Wayne Smith (rugby player)
Smith in 2012
|Birth name||Wayne Ross Smith|
|Date of birth||19 April 1957|
|Place of birth||Putaruru, Waikato, New Zealand|
|Height||1.78 m (5 ft 10 in)|
|Weight||78 kg (12 st 4 lb)|
|School||Putaruru High School|
|Rugby union career|
Wayne Ross Smith rugby union coach and former player. He had been assistant coach of the All Blacks for 16 years. He is regarded as one of the greatest coaches in history. Nicknamed "The Professor", Smith is considered the All Blacks tactical genius and has helped engineer two Rugby World Cup triumphs by helping coach them to victory at the 2011 Rugby World Cup and the 2015 Rugby World Cup. He is one of two coaches (Steve Hansen being the other) to win two back-to-back Rugby World Cups. He coached the Crusaders to win the 1998 and 1999 Super Rugby title. He also helped the Chiefs to win the 2012 Super Rugby title and 2013 Super Rugby title.(born 19 April 1957) is a former New Zealand
Growing up in Putaruru, Smith played for Waikato Secondary Schools in 1974, then worked his way up to the province's colt and B teams. He studied at Waikato University in Hamilton while playing club rugby in Putaruru, and in 1978 he was on the bench for one top grade Waikato match. "Frustrated" after that season, he decided to look for opportunities elsewhere, and moved to Canterbury where Belfast became his second (and final) club.
Smith's first major coaching role was for the Crusaders in the Super 12 competition in 1997. He coached them to two titles in 1998 and 1999 before being appointed All Blacks coach after the 1999 Rugby World Cup.
Smith resigned in 2001, bitterly disappointed after two close losses to Australia, having failed to wrestle the Bledisloe from them and finishing second to Australia twice in the 2000 and 2001 Tri Nations. Smith went on to coach the Northampton Saints in England. He coached there until being appointed backs coach in early 2004 by the then All Blacks coach Graham Henry.
In 2010, All Black scrum half Justin Marshall spoke about the best piece of coaching advice he'd received came from Smith: "I was going through a bad patch and he told me to go out and trust my instincts and be decisive – you need to trust what you do is going to be the right thing and if you do it decisively you'll make good of it even if it's the wrong option because you'll do it with purpose. That's the best piece of advice I've been given."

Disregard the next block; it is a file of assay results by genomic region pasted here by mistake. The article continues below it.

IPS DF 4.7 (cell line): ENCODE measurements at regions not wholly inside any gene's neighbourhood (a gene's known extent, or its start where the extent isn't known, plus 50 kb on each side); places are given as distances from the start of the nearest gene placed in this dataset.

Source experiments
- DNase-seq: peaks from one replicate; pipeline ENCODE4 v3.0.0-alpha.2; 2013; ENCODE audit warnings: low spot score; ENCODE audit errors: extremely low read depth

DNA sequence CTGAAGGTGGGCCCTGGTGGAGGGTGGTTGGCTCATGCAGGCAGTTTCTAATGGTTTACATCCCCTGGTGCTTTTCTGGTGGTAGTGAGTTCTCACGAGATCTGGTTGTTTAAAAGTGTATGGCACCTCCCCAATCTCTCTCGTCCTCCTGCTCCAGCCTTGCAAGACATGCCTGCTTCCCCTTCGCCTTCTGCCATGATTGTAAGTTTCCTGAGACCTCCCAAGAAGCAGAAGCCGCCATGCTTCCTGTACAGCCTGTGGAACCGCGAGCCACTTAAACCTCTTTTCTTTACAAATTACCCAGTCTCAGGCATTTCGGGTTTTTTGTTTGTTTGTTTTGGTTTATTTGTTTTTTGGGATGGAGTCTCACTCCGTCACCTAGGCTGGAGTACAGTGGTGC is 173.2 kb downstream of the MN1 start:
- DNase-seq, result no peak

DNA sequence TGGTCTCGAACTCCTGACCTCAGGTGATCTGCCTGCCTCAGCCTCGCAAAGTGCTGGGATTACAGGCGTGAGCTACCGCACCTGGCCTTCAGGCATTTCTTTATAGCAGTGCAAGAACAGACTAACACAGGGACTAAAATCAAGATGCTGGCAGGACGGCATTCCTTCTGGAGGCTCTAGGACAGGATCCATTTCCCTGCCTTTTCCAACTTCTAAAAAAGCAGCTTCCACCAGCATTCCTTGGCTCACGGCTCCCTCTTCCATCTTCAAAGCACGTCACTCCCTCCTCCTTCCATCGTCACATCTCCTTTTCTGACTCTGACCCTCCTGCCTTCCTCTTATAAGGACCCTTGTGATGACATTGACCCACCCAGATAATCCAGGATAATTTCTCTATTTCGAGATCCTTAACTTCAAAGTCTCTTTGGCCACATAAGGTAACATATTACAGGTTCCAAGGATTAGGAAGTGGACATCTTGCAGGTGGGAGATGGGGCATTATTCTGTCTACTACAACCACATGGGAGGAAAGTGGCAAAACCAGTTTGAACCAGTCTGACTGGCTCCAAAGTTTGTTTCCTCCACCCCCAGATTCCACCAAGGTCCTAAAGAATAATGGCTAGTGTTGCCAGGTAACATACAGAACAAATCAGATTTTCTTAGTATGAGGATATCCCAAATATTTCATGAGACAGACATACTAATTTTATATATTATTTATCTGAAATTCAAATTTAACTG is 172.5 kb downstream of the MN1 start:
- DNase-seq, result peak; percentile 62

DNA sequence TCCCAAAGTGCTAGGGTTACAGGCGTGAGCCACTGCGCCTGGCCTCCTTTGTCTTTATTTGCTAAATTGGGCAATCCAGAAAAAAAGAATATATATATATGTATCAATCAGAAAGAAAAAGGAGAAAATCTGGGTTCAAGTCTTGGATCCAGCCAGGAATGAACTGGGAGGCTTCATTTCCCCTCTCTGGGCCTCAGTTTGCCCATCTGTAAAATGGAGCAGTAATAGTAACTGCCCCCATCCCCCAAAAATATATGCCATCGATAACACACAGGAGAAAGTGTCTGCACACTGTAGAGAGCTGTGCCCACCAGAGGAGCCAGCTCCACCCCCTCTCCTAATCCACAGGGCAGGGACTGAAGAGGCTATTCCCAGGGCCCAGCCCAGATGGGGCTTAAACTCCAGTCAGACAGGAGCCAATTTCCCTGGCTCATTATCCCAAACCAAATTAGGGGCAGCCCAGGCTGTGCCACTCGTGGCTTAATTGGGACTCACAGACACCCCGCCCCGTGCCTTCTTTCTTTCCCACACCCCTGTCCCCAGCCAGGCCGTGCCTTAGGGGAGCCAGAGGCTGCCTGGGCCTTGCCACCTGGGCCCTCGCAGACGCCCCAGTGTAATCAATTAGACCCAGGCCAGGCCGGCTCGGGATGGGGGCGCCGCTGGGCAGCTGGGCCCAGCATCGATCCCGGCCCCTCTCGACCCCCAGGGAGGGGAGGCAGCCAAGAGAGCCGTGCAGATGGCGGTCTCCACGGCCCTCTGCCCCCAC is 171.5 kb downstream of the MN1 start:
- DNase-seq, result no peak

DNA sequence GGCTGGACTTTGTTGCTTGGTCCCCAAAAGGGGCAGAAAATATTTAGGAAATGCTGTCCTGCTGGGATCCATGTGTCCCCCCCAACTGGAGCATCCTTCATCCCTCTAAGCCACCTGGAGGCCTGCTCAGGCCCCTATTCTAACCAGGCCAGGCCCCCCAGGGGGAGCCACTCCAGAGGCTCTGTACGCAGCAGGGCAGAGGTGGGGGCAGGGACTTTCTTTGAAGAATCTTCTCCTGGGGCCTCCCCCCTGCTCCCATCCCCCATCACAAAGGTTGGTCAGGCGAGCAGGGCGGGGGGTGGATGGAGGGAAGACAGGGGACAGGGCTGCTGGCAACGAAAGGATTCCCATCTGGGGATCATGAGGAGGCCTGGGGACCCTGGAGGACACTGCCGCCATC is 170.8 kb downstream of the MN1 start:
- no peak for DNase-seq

In August 2012 Smith declared he wanted to stay with the Chiefs. This was despite being approached by the Western Force and NSW Waratahs, and an offer from England. Although his contract with the Chiefs was for two years, he was keen to stay longer, and he said, "I've now given a verbal agreement to the New Zealand Rugby Union that I'll be staying."
On 19 May 2017 Smith announced he would be stepping down from his role as assistant coach to the All Blacks at the conclusion of the 2017 Rugby Championship in October, ending a 20-year association and over 212 games as coach since 2004 and retiring from full-time coaching.
Smith's final game with the All Blacks came on 21 October against Australia in Brisbane where the All Blacks narrowly lost to Australia 23-18. In the press conference after the game Smith joked and said "I'm an old dog I'm out", cutting short any hopes that he would return to the All Blacks in the future.
- "Smith a man with family at heart". Stuff. 6 August 2013. Retrieved 13 April 2018.
- Doyle, Paul (22 May 2010). "Small Talk – Justin Marshall". Guardian. UK: Guardian News and Media. Retrieved 12 August 2012.
- Gregor Paul (29 May 2016). "Rugby: SBW commits to rugby". Herald on Sunday. Retrieved 29 May 2016.
- Mortimer, James (11 August 2012). "Smith staying with the Chiefs despite continued attention" (Press release). All Blacks and NZ Rugby. Retrieved 12 August 2012.
- Cully, Paul (11 August 2012). "Smith to stay put with Chiefs". Sydney Morning Herald. Fairfax. Retrieved 12 August 2012.
- Wayne Smith to re-join All Blacks coaching staff for 2015
- "Queen's Birthday and Diamond Jubilee honours list 2012". Department of the Prime Minister and Cabinet. 4 June 2012. Retrieved 6 June 2019.
| All Blacks coach